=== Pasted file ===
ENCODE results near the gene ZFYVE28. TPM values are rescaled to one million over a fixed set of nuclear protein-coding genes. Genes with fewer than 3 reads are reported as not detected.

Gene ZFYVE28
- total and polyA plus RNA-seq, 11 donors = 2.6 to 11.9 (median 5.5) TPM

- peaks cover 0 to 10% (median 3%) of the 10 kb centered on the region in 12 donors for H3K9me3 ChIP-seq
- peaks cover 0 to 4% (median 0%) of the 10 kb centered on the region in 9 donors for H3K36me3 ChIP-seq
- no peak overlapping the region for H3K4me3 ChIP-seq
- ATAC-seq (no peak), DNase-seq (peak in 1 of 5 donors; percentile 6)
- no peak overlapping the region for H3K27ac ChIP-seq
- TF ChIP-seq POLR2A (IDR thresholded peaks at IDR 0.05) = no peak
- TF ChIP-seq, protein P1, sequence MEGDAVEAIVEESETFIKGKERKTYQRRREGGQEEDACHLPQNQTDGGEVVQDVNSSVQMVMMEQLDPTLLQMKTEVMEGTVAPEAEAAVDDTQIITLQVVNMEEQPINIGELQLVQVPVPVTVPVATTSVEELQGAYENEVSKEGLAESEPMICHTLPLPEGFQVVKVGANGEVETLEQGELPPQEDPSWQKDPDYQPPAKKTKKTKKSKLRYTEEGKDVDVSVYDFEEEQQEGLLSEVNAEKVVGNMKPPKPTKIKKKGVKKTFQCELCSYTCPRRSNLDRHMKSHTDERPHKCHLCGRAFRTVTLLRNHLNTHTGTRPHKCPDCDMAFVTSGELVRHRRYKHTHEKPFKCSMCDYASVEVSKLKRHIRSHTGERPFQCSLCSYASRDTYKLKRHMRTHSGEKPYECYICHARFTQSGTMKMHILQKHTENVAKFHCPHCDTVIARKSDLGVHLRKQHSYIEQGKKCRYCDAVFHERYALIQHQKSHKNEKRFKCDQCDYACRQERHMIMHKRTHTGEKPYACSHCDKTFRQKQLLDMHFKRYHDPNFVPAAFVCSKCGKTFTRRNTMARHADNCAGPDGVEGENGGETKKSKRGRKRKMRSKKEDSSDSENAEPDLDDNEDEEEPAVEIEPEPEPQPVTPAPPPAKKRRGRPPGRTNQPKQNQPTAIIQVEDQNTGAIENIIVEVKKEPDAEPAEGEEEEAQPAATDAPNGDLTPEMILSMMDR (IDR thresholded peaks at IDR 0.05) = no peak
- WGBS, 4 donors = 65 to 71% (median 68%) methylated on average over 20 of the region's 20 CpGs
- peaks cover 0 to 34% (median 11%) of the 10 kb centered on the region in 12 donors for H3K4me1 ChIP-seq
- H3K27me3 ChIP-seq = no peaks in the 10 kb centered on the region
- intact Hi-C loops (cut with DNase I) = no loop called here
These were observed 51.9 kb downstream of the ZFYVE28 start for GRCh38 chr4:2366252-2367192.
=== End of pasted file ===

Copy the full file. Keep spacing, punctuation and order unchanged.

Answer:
ENCODE results near the gene ZFYVE28. TPM values are rescaled to one million over a fixed set of nuclear protein-coding genes. Genes with fewer than 3 reads are reported as not detected.

Gene ZFYVE28
- total and polyA plus RNA-seq, 11 donors = 2.6 to 11.9 (median 5.5) TPM

- peaks cover 0 to 10% (median 3%) of the 10 kb centered on the region in 12 donors for H3K9me3 ChIP-seq
- peaks cover 0 to 4% (median 0%) of the 10 kb centered on the region in 9 donors for H3K36me3 ChIP-seq
- no peak overlapping the region for H3K4me3 ChIP-seq
- ATAC-seq (no peak), DNase-seq (peak in 1 of 5 donors; percentile 6)
- no peak overlapping the region for H3K27ac ChIP-seq
- TF ChIP-seq POLR2A (IDR thresholded peaks at IDR 0.05) = no peak
- TF ChIP-seq, protein P1, sequence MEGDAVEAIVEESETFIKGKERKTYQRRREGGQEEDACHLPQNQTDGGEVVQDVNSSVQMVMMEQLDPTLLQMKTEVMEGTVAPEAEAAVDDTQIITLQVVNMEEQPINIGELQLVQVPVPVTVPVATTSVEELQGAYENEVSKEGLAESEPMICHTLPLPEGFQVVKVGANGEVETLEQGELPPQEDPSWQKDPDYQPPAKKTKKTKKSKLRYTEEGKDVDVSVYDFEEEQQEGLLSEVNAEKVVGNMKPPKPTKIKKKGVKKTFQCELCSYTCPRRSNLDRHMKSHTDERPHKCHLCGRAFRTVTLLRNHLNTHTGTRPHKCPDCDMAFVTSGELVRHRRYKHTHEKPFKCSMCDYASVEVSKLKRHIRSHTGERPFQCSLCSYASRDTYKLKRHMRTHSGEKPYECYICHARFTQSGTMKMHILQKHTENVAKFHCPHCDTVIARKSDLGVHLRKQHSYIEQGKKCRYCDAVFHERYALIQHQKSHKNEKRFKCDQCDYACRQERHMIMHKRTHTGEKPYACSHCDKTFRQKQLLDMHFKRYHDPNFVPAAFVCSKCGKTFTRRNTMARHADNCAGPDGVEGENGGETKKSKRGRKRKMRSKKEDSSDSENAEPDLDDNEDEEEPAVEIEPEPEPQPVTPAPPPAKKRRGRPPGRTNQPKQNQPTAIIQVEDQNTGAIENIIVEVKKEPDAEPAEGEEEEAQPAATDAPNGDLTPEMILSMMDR (IDR thresholded peaks at IDR 0.05) = no peak
- WGBS, 4 donors = 65 to 71% (median 68%) methylated on average over 20 of the region's 20 CpGs
- peaks cover 0 to 34% (median 11%) of the 10 kb centered on the region in 12 donors for H3K4me1 ChIP-seq
- H3K27me3 ChIP-seq = no peaks in the 10 kb centered on the region
- intact Hi-C loops (cut with DNase I) = no loop called here
These were observed 51.9 kb downstream of the ZFYVE28 start for GRCh38 chr4:2366252-2367192.